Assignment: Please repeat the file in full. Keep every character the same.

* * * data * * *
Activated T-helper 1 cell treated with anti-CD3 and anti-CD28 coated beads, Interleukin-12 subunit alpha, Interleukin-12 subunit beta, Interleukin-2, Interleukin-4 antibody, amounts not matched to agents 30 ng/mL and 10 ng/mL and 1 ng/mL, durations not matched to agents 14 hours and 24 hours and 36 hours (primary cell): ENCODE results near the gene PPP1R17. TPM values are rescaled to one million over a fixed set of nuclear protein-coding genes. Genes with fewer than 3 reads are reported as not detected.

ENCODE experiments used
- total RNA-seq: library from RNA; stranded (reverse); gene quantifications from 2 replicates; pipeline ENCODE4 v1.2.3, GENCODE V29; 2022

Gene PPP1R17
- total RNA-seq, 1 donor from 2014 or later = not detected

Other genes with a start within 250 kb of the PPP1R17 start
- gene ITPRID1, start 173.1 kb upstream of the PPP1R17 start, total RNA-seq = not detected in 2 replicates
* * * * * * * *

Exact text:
Activated T-helper 1 cell treated with anti-CD3 and anti-CD28 coated beads, Interleukin-12 subunit alpha, Interleukin-12 subunit beta, Interleukin-2, Interleukin-4 antibody, amounts not matched to agents 30 ng/mL and 10 ng/mL and 1 ng/mL, durations not matched to agents 14 hours and 24 hours and 36 hours (primary cell): ENCODE results near the gene PPP1R17. TPM values are rescaled to one million over a fixed set of nuclear protein-coding genes. Genes with fewer than 3 reads are reported as not detected.

ENCODE experiments used
- total RNA-seq: library from RNA; stranded (reverse); gene quantifications from 2 replicates; pipeline ENCODE4 v1.2.3, GENCODE V29; 2022

Gene PPP1R17
- total RNA-seq, 1 donor from 2014 or later = not detected

Other genes with a start within 250 kb of the PPP1R17 start
- gene ITPRID1, start 173.1 kb upstream of the PPP1R17 start, total RNA-seq = not detected in 2 replicates